CIO Robert Horrocks, Ph.D., says peaking interest rates may strengthen the case for quality growth stocks in emerging markets.
CIO Robert Horrocks, PhD, says in order to reconcile assumptions on inflation with what might actually transpire, investors need to look through a wider lens and be prepared for a future that may not look too different from the past.
CIO Robert Horrocks, PhD, says well-managed companies, not inflation and interest-rate cycles, will determine long-term investment returns.
Investors in China can positively influence the behavior of Chinese companies and generate attractive risk-adjusted returns in the long run.
It might seem at first that everything is against emerging markets.
CIO Robert Horrocks, PhD, examines the ramifications of Russia’s invasion of Ukraine on China’s trade and economic strategy and the implications the conflict has for Asia’s development and markets.
CIO Robert Horrocks, PhD, explains how inflation has brought with it aggressive shifts in investment themes but ultimately it’s the attributes of companies that determine portfolio returns.
CIO Robert Horrocks, PhD, sees fascinating and surprising investment opportunities arising in the emerging markets and China next year. Fed actions to manage inflation and the ongoing challenges of the pandemic will be important factors but the performance of markets may ultimately depend on the success of well-managed companies in key sectors.
Robert Horrocks, PhD, discusses how he navigates and invests in a challenging environment, especially in China amid recent regulatory actions.
CIO Robert Horrocks, PhD, discusses the short and longer-term prospects for Asia and EM in a rising inflationary environment.
Over the past few months, we’ve heard plenty about the rotation to value putting pressure on growth stocks.
CIO Robert Horrocks, reviews a topsy-turvy 2020 and shares the reasons for his relative optimism for Asia and the emerging markets in 2021.
Tailwinds for emerging markets include strong potential for earnings recovery, as well as a weaker U.S. dollar and reasonable equity valuations. Chief Investment Officer Robert Horrocks, PhD, considers the investment landscape in his annual review and outlook.
Emerging markets are developing richer, more consumer-led economies as China expands its infrastructure investments and trade relationships.
As we look at emerging from the coronavirus pandemic, it is now becoming clear that there may be some long-lasting impacts to the world that will affect politics, economics and investments. Are we heading towards a world of two asset classes: the U.S. and China?
Matthews Asia CIO Robert Horrocks, PhD, and Investment Strategist Andy Rothman offer their perspectives on the Coronavirus and its possible impact on China's governance and economy.
Asia goes into the global deceleration with already-lean companies and a valuation advantage.
Investment opportunities arise amid trade-related market disruption.
China's ambitious infrastructure initiative points to the potential of global cooperation.
Protests in Hong Kong create a political balancing act for China. With the world watching, a patient approach may be in China's best interest.
Factors other than U.S.-China friction drive the region's progress.
Its economic leadership creates a potential opportunity that cannot be ignored.
Structural advantages that point to fast long-term growth in Asia are getting short shrift.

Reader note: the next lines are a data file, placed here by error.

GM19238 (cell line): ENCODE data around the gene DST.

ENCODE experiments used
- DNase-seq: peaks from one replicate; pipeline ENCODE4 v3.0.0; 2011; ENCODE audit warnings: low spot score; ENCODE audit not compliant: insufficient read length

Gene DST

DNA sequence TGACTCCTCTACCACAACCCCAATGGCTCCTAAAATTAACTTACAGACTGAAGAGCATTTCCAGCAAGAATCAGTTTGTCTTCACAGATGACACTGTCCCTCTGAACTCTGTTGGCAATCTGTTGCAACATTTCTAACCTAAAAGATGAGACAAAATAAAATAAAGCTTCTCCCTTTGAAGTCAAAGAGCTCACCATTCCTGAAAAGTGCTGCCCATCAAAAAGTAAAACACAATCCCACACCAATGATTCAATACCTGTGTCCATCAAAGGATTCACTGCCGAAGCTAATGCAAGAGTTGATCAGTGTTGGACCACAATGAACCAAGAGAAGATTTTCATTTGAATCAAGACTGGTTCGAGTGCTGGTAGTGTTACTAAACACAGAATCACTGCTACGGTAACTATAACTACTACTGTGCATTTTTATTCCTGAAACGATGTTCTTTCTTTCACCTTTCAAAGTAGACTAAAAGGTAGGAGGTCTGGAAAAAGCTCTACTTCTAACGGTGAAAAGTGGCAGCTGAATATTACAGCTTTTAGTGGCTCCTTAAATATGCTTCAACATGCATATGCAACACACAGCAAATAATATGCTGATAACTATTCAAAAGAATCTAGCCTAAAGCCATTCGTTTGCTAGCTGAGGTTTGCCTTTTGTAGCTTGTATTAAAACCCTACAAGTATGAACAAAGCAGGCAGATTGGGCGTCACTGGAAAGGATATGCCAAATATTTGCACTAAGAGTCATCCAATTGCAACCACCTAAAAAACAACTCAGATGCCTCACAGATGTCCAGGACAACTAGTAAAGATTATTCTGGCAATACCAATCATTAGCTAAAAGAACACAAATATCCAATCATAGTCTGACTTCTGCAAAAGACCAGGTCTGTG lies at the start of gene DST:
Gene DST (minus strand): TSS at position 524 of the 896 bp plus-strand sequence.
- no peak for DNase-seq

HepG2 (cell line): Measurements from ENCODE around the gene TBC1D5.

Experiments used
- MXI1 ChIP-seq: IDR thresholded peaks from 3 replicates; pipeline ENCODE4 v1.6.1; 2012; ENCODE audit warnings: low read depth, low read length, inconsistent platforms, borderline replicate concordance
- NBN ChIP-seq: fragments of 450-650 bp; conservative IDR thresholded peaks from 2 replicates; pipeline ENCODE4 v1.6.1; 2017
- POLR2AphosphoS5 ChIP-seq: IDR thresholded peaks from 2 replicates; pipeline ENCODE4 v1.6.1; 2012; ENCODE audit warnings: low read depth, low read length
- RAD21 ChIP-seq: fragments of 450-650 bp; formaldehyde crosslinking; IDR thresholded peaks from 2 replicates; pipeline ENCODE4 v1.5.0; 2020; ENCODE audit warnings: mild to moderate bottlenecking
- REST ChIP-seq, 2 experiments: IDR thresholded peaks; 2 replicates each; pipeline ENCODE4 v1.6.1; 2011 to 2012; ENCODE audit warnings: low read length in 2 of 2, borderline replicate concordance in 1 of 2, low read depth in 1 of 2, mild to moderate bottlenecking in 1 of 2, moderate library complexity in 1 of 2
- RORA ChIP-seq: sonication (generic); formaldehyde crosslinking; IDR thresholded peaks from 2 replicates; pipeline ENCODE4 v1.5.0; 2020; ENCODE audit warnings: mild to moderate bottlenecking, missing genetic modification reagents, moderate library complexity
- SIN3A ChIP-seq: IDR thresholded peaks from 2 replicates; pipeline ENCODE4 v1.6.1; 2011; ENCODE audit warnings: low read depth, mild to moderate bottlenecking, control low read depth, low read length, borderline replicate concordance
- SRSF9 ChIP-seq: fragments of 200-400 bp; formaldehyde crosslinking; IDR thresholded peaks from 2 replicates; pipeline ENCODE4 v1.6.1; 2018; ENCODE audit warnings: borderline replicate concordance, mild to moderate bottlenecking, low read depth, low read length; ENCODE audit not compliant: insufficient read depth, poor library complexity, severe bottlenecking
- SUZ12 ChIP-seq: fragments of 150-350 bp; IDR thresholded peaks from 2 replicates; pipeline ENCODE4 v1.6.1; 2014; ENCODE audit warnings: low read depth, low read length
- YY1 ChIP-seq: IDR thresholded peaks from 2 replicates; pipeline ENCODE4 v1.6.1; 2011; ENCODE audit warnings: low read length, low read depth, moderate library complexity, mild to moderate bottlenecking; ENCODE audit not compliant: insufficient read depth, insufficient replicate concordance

China and Asia are once again at the forefront of many investors' minds. Investors have taken notice of a potential resolution to the trade dispute with the U.S., the pause in Federal Reserve tightening and the curtailing of the U.S. dollar's rally, along with headlines suggesting China is looking to stimulate growth.
Focusing on the long term and on better-managed companies has been a tailwind for returns in Asia.
Conventional wisdom is always right—until it isn't. The question is: When is it right to disagree? The investment herd is thinking: Trade wars, tight money, fractious politics and a falling stock market in the U.S. Banking systems in distress in Europe and the splitting of the EU.
I have been waiting for the first signs of real panic in Asia's bear market. First, there was the question of why India had been so defensive, with its current account deficit, high structural inflation, strained banking system, difficult government finances and high valuations.
Matthews Asia CIO Robert Horrocks says China's leadership on free trade is an important reason to invest in the growth of Asia.
Matthews Asia CIO Robert Horrocks says Asia's markets have rebounded because of reasonable valuations.
Matthews Asia CIO Robert Horrocks says markets may have overreacted in Asia to news of a trade war and tighter money.
Matthews Asia CIO Robert Horrocks says valuations are nowhere near as stretched in Asia as they are in the U.S.
Matthews Asia CIO Robert Horrocks says worries about U.S. monetary policy are not without cause.
Matthews Asia CIO Robert Horrocks says Asia’s political and economic environment looks strong for the region’s long-term growth prospects.
Matthews Asia CIO Robert Horrocks says current stock valuations favor Asia amid an increase in market volatility globally.
The last few days of 2016 have receded amidst continued pain for Asia's markets. Matthews Asia CIO Robert Horrocks, PhD, reflects on the year that began with a rally in Asia's equity and fixed income markets, but it ended in a slump.
Is the election of Donald Trump the latest example, following on from the Brexit vote and the success of Bernie Sanders and non-mainstream candidates in Europe, of a global trend in demagoguery and isolationism that will sweep all in its path, including the economies of Asia?